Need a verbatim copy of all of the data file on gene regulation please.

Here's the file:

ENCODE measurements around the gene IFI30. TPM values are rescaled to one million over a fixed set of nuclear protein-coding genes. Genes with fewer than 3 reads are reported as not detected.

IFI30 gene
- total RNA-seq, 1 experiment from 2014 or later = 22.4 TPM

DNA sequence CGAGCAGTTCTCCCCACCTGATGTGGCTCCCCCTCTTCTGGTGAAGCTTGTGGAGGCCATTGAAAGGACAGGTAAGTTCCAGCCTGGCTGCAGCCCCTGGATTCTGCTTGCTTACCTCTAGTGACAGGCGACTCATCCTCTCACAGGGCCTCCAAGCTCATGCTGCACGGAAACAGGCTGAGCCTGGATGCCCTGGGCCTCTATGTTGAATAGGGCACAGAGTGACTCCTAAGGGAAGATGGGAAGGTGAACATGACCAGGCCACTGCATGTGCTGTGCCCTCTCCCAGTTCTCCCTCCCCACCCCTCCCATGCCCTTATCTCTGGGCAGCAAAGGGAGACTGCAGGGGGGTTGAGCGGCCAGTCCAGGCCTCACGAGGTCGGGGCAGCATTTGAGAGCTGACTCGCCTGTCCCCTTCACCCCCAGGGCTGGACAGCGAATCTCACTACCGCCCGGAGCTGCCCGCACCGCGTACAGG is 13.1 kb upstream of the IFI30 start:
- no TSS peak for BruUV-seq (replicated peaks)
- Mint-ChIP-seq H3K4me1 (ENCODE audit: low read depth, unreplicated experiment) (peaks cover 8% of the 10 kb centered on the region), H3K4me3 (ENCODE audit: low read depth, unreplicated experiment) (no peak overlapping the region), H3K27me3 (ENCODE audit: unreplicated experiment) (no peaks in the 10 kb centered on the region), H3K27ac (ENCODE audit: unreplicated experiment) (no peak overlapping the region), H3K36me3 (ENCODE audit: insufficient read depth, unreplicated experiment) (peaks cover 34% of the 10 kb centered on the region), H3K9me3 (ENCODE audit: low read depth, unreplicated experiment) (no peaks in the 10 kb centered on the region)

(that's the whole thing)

ENCODE measurements around the gene IFI30. TPM values are rescaled to one million over a fixed set of nuclear protein-coding genes. Genes with fewer than 3 reads are reported as not detected.

IFI30 gene
- total RNA-seq, 1 experiment from 2014 or later = 22.4 TPM

DNA sequence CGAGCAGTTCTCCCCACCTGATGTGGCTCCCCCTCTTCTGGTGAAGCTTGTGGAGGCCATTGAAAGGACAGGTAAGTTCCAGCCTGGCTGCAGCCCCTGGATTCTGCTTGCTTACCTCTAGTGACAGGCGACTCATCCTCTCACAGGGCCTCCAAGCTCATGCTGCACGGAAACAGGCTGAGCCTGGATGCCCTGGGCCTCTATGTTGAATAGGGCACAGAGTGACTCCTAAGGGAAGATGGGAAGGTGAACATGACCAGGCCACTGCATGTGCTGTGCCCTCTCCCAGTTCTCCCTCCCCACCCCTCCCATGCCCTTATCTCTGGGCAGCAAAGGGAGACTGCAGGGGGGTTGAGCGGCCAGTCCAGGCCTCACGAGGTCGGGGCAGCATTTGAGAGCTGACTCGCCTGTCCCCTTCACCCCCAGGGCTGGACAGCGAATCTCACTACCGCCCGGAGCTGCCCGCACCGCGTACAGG is 13.1 kb upstream of the IFI30 start:
- no TSS peak for BruUV-seq (replicated peaks)
- Mint-ChIP-seq H3K4me1 (ENCODE audit: low read depth, unreplicated experiment) (peaks cover 8% of the 10 kb centered on the region), H3K4me3 (ENCODE audit: low read depth, unreplicated experiment) (no peak overlapping the region), H3K27me3 (ENCODE audit: unreplicated experiment) (no peaks in the 10 kb centered on the region), H3K27ac (ENCODE audit: unreplicated experiment) (no peak overlapping the region), H3K36me3 (ENCODE audit: insufficient read depth, unreplicated experiment) (peaks cover 34% of the 10 kb centered on the region), H3K9me3 (ENCODE audit: low read depth, unreplicated experiment) (no peaks in the 10 kb centered on the region)